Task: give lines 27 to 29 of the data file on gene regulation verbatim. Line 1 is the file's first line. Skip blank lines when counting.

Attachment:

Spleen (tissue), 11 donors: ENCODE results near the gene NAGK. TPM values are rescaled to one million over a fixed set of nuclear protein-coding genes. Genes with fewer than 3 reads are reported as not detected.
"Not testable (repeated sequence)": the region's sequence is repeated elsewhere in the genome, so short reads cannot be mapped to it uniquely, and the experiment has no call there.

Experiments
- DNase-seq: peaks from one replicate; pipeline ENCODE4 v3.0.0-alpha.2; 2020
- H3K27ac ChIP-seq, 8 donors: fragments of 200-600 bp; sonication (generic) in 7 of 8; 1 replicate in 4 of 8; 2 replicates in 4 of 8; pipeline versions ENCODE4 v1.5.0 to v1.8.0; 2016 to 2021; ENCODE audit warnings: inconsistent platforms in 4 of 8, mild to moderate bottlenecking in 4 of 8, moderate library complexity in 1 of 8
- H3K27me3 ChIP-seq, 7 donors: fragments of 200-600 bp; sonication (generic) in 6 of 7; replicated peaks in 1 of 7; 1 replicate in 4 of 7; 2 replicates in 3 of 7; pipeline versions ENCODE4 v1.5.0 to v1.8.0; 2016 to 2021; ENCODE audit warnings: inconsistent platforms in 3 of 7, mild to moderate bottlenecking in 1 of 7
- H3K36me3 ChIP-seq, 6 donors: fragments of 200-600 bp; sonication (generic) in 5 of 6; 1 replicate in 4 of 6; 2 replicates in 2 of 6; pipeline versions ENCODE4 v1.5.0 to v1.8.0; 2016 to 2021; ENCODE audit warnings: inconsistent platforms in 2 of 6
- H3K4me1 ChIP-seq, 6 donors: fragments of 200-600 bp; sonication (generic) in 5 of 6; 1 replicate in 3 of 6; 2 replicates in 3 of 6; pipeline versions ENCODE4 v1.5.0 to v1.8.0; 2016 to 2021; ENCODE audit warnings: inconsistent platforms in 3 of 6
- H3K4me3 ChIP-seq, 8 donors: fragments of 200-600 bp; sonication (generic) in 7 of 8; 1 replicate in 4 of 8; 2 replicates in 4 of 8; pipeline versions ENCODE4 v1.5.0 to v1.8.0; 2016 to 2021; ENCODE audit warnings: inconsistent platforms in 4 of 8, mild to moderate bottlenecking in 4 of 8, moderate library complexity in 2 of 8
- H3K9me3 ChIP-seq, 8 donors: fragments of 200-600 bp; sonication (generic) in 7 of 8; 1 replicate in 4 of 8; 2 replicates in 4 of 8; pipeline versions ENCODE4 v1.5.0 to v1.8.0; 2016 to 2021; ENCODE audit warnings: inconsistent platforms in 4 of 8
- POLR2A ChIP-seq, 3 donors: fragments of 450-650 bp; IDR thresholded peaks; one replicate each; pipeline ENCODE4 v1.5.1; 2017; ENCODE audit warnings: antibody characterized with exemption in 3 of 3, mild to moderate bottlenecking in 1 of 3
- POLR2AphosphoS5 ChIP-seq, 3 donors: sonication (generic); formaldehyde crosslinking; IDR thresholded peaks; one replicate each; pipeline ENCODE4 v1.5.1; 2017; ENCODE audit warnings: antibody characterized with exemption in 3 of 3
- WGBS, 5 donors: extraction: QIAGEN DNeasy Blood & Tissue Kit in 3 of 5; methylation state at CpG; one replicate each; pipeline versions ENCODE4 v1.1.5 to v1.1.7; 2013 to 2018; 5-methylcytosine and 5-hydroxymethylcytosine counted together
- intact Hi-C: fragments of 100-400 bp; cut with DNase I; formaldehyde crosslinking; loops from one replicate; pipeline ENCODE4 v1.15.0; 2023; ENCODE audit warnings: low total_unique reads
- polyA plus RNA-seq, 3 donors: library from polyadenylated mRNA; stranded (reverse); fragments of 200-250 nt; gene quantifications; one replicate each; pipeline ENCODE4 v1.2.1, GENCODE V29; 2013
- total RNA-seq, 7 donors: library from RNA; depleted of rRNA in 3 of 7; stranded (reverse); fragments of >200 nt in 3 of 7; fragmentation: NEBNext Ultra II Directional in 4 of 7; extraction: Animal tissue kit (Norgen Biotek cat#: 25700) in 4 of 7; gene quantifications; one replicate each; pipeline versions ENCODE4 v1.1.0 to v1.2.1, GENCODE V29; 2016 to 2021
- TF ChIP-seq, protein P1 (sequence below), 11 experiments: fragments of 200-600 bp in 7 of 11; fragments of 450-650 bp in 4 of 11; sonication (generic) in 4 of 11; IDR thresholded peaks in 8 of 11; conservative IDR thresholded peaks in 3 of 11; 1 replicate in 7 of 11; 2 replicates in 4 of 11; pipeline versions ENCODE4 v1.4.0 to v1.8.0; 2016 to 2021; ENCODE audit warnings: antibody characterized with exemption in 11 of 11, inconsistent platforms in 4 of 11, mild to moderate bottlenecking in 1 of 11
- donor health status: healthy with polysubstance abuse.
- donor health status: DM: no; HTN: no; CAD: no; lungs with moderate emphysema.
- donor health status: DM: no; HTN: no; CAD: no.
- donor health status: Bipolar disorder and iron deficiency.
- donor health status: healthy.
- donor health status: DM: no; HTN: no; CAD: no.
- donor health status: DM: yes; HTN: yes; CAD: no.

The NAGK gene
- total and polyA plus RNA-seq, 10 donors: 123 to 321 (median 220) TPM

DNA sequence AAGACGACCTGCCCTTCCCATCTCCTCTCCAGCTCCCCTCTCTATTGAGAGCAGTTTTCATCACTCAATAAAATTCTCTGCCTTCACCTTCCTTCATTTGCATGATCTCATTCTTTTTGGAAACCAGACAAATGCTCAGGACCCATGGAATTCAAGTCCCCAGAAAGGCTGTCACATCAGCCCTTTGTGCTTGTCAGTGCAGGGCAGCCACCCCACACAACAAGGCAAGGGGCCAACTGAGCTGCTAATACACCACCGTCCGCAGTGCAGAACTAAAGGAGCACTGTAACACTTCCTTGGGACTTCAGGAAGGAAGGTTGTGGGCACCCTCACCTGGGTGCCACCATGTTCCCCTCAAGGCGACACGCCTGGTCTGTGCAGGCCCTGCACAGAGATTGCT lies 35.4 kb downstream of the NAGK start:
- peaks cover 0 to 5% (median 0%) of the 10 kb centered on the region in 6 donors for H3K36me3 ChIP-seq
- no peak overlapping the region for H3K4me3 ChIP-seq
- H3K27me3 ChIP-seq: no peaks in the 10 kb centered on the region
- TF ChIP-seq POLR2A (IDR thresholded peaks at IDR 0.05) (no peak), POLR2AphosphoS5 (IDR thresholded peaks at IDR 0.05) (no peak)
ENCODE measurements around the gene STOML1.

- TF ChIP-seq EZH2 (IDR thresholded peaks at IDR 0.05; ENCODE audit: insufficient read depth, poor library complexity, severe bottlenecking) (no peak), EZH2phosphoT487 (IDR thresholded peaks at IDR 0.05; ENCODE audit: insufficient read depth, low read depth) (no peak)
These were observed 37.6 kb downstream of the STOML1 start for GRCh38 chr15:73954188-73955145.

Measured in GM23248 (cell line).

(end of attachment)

DNA sequence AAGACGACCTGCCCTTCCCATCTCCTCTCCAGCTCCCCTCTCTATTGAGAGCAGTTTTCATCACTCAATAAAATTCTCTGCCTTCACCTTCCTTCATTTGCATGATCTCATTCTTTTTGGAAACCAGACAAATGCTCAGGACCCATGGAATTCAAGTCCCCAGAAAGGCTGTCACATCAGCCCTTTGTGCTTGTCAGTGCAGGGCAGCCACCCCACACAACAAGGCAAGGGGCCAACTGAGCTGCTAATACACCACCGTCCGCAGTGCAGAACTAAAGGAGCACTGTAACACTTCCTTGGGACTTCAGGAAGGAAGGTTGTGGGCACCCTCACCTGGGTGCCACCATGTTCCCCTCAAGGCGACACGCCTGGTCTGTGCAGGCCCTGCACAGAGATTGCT lies 35.4 kb downstream of the NAGK start:
- peaks cover 0 to 5% (median 0%) of the 10 kb centered on the region in 6 donors for H3K36me3 ChIP-seq
- no peak overlapping the region for H3K4me3 ChIP-seq